Here are eight important Bible verses that mention the Apostle Peter.
Matthew 4:18-19 “While walking by the Sea of Galilee, he saw two brothers, Simon (who is called Peter) and Andrew his brother, casting a net into the sea, for they were fishermen. And he said to them, ‘Follow me, and I will make you fishers of men.’”
We might like to think that we came to Jesus but the truth is, we are called by God (Eph 1) as Jesus told the disciples, “You did not choose me, but I chose you and appointed you that you should go and bear fruit and that your fruit should abide, so that whatever you ask the Father in my name, he may give it to you” (John 15:16) so “Did I not choose you, the Twelve” (John 6:70)? Jesus was the One Who called Peter and his brother, Andrew, and told them, “Follow Me” which shows that “No one can come to me unless the Father who sent me draws him. And I will raise him up on the last day” (John 6:44).
Matthew 14:28-29 “And Peter answered him, “Lord, if it is you, command me to come to you on the water.” He said, “Come.” So Peter got out of the boat and walked on the water and came to Jesus.”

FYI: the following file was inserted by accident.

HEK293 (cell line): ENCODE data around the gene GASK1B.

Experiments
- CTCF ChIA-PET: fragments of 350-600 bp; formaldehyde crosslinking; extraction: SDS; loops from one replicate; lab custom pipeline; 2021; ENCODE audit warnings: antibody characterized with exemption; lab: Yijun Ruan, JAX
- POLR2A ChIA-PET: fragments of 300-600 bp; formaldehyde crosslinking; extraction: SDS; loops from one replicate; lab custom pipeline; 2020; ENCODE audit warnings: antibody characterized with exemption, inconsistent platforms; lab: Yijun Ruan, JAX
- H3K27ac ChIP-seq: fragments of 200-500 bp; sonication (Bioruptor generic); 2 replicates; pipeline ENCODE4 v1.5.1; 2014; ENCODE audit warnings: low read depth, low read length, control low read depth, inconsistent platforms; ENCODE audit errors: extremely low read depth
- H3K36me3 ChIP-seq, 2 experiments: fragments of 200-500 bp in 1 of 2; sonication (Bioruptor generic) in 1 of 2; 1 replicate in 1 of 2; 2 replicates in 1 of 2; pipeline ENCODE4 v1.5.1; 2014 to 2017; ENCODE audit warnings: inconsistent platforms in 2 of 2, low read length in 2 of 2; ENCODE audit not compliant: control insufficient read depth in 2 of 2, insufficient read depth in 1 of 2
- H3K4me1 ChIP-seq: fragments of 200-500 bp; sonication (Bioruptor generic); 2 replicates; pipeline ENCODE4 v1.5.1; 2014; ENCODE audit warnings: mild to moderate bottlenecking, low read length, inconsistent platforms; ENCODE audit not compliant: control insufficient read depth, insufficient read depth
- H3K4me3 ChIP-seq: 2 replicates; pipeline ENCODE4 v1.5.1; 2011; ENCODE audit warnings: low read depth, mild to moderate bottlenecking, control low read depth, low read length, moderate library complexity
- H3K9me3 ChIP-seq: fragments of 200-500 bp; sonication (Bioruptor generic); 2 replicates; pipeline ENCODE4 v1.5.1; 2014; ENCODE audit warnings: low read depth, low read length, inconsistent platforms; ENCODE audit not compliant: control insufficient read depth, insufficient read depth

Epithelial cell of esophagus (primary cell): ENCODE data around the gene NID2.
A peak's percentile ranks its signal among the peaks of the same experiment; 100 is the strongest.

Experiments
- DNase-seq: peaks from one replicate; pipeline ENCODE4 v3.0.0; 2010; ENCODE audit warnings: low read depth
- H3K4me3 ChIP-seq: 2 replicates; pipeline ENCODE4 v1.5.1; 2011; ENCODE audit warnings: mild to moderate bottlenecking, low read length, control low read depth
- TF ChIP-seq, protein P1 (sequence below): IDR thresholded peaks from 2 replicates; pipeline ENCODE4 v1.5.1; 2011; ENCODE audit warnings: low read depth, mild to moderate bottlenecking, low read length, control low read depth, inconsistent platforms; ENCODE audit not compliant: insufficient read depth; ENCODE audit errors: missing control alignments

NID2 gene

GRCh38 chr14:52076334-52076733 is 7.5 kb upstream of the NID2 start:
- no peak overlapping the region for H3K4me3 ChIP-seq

This is where the Apostle Peter actually defies the law of gravity because Jesus commanded him “Come” and he does! You wonder what the other disciples must have thought; “Wow, Peter’s actually walking on water ” but “when he saw the wind, he was afraid, and beginning to sink he cried out, “Lord, save me.” Jesus immediately reached out his hand and took hold of him, saying to him, “O you of little faith, why did you doubt?” And when they got into the boat, the wind ceased” (Matt 14:30-32). Peter only began to sink when he took his eyes off of Jesus and fixed them onto the wind and the water. That’s when Jesus had to supernaturally save Peter by reaching out His hand and taking hold of Him. Doesn’t Jesus have to do the same to us at times and for the very same reason; we our eyes off of Jesus? When the wind ceased, “those in the boat worshiped him, saying, ‘Truly you are the Son of God’” (Matt 14:33) so let us also worship Him.